The idea of using a robot to serve as a surrogate to study biology is also present in Daniel Goldman’s work that focuses on studying systems that locomote on granular media [14-17].  Goldman, faculty and director of the Crablab at Georgia Tech, has recently coined the term “robophysics,” which relates to the practice of using robots as the basis for modeling biological systems in extremely complex terrains.  Goldman’s team uses robots to help study snakes, lizards, ants, and turtles, just to name a few. Goldman’s group specializes in the interaction of physical and biological systems with complex materials, like granular media.  His group looks investigates how organisms like lizards, crabs, and cockroaches generate appropriate musculoskeletal dynamics to scurry rapidly over substrates like sand, bark, leaves, and grass.

Noah Cowan has also applied and made novel advances in the application of control theory to the study of sensorimotor control of animal movement [18, 19].  He and his collaborators study weakly electric fish as well as cockroach antennae. At Northwestern, Malcolm MacIver, one of Cowan’s and Lauder’s collaborators, pursues a research program in the mechanical and neural basis of animal behavior, particularly at the intersection of information harvesting and biomechanics [20]. 

Finally, A. Ijspeert’s work on biologically inspired robots focuses on the computational aspects of locomotion control, sensorimotor coordination, and learning in animals and in robots [21, 22]. His group is interested in using robots and numerical simulation to study the neural mechanisms underlying movement control and learning in animals.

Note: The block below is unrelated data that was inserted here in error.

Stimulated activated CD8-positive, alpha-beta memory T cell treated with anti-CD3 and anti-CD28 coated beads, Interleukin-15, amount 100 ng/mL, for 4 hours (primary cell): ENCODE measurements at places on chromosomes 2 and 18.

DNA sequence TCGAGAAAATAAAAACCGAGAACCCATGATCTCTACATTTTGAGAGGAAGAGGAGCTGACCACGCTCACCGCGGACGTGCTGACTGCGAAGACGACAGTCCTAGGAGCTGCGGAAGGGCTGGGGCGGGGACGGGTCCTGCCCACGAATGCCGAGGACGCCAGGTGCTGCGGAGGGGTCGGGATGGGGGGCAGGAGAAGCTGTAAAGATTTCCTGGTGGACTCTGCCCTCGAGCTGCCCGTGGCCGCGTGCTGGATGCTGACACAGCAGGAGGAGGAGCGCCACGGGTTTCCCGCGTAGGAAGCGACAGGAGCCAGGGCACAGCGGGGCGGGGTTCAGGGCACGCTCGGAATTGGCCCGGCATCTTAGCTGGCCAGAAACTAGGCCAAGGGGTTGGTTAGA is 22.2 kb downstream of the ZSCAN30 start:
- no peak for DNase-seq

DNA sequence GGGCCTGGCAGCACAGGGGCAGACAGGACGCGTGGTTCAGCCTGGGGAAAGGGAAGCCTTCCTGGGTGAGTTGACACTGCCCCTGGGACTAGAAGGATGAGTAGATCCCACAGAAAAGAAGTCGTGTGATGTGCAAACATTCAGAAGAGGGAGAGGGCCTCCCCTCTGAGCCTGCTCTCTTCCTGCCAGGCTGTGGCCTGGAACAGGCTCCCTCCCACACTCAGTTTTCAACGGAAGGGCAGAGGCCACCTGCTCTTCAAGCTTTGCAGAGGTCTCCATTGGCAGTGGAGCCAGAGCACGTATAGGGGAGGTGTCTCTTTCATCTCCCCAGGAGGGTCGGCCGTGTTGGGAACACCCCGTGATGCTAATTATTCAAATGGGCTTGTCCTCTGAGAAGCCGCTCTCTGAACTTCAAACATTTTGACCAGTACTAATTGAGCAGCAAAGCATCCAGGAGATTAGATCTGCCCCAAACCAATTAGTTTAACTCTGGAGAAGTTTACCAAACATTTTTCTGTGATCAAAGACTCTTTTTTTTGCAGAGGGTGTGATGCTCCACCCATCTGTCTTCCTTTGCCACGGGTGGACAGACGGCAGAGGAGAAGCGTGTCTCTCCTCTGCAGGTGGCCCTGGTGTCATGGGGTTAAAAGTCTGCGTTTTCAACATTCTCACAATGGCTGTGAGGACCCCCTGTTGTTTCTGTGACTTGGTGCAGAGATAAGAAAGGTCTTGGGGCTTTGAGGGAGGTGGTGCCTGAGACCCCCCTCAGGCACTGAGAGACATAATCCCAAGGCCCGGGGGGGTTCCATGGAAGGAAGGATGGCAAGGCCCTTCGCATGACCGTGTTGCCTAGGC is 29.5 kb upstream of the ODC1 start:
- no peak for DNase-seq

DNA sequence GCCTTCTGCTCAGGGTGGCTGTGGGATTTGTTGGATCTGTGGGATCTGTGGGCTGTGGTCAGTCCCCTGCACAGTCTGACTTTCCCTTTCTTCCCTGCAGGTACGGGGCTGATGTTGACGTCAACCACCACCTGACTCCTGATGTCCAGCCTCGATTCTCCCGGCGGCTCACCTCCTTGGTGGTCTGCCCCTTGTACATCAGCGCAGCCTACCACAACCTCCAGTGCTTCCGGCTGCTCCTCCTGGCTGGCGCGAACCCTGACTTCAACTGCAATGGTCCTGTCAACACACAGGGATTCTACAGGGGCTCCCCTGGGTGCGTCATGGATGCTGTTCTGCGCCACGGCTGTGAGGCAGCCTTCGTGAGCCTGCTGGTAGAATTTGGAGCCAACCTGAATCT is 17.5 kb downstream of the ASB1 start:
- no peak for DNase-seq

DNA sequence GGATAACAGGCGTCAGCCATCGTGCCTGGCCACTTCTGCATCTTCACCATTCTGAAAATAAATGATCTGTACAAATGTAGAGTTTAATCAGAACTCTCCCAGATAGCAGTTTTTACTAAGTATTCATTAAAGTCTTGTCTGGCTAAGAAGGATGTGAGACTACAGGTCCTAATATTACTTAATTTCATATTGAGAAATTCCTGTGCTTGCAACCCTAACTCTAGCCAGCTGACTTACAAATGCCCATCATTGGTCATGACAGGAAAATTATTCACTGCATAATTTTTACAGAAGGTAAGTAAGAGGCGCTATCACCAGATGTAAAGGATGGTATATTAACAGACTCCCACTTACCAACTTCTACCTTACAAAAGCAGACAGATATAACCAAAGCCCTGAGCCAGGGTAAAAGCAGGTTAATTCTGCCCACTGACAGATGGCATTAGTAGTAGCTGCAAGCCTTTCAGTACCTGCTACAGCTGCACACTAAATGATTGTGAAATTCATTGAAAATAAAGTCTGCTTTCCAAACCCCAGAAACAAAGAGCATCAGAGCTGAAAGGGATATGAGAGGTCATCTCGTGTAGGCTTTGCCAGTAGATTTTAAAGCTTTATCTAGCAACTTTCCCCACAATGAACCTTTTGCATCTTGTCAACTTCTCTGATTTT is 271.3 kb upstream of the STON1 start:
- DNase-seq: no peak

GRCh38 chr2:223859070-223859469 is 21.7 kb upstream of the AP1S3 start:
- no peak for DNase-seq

In the Biorobotics lab at Carnegie Mellon, inspiration has also been drawn from the works of J. Ostrowski and S. D. Kelly that employ concepts form the field of geometric mechanics to the study of undulatory locomotion [23-26]. In their respective works, Ostrowski and Kelly perform mathematical modeling, analysis, simulation, and control of systems that exhibit nonlinear dynamics. Former CMU student Elie Shammas, now faculty at the American University of Beirut, took this early work and developed visualization tools that enable intuition to guide the design of gaits for idealized articulated systems. Ross Hatton, who succeeded Shammas, took this work to the next level, generating results at the interface of robotics and applied mechanics [27, 28]. Hatton, now faculty at Oregon State University, provided a wealth of analytic tools to study snake-like locomotion as well as other locomoting systems. Recently, Hatton began new work that looks at sensing and control in spiders.  Adding to the work of Goldman’s and Choset’s previous students, Chaohui Gong has recently created a new approach that brings to bear all of the analytic tools, developed by one of Choset’s students, to study both natural as well as robotic systems that locomote in granular media. Gong’s demonstrations include snake robots locomoting on rocks, sandy inclines, and in tight spaces.